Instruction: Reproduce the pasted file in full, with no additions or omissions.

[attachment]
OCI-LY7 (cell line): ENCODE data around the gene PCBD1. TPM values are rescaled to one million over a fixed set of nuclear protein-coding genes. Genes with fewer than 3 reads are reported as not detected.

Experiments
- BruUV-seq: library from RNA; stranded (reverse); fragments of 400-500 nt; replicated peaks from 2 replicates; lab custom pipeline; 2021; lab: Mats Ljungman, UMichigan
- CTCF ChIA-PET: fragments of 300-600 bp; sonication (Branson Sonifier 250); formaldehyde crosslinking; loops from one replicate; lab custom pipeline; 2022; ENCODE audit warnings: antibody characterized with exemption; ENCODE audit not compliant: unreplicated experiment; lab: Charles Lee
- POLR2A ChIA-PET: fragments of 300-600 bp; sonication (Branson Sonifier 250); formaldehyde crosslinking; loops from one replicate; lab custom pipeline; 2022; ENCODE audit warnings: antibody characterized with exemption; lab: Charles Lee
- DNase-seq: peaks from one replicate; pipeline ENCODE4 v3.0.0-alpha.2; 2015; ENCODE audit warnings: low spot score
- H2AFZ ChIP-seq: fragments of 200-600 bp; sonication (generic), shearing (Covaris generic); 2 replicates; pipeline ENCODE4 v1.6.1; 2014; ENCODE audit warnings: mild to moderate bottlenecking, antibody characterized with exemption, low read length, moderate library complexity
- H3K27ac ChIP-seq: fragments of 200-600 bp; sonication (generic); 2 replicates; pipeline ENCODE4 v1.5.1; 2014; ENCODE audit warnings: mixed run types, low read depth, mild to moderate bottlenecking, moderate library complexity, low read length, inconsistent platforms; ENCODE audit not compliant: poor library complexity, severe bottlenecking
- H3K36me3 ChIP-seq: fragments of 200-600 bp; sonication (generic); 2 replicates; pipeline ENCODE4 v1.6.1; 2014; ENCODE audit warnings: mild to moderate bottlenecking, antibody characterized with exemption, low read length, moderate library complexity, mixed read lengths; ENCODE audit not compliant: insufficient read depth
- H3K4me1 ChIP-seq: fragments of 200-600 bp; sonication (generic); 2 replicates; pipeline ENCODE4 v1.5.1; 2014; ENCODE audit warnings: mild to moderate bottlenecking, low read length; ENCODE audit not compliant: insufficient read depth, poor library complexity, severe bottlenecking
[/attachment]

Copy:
OCI-LY7 (cell line): ENCODE data around the gene PCBD1. TPM values are rescaled to one million over a fixed set of nuclear protein-coding genes. Genes with fewer than 3 reads are reported as not detected.

Experiments
- BruUV-seq: library from RNA; stranded (reverse); fragments of 400-500 nt; replicated peaks from 2 replicates; lab custom pipeline; 2021; lab: Mats Ljungman, UMichigan
- CTCF ChIA-PET: fragments of 300-600 bp; sonication (Branson Sonifier 250); formaldehyde crosslinking; loops from one replicate; lab custom pipeline; 2022; ENCODE audit warnings: antibody characterized with exemption; ENCODE audit not compliant: unreplicated experiment; lab: Charles Lee
- POLR2A ChIA-PET: fragments of 300-600 bp; sonication (Branson Sonifier 250); formaldehyde crosslinking; loops from one replicate; lab custom pipeline; 2022; ENCODE audit warnings: antibody characterized with exemption; lab: Charles Lee
- DNase-seq: peaks from one replicate; pipeline ENCODE4 v3.0.0-alpha.2; 2015; ENCODE audit warnings: low spot score
- H2AFZ ChIP-seq: fragments of 200-600 bp; sonication (generic), shearing (Covaris generic); 2 replicates; pipeline ENCODE4 v1.6.1; 2014; ENCODE audit warnings: mild to moderate bottlenecking, antibody characterized with exemption, low read length, moderate library complexity
- H3K27ac ChIP-seq: fragments of 200-600 bp; sonication (generic); 2 replicates; pipeline ENCODE4 v1.5.1; 2014; ENCODE audit warnings: mixed run types, low read depth, mild to moderate bottlenecking, moderate library complexity, low read length, inconsistent platforms; ENCODE audit not compliant: poor library complexity, severe bottlenecking
- H3K36me3 ChIP-seq: fragments of 200-600 bp; sonication (generic); 2 replicates; pipeline ENCODE4 v1.6.1; 2014; ENCODE audit warnings: mild to moderate bottlenecking, antibody characterized with exemption, low read length, moderate library complexity, mixed read lengths; ENCODE audit not compliant: insufficient read depth
- H3K4me1 ChIP-seq: fragments of 200-600 bp; sonication (generic); 2 replicates; pipeline ENCODE4 v1.5.1; 2014; ENCODE audit warnings: mild to moderate bottlenecking, low read length; ENCODE audit not compliant: insufficient read depth, poor library complexity, severe bottlenecking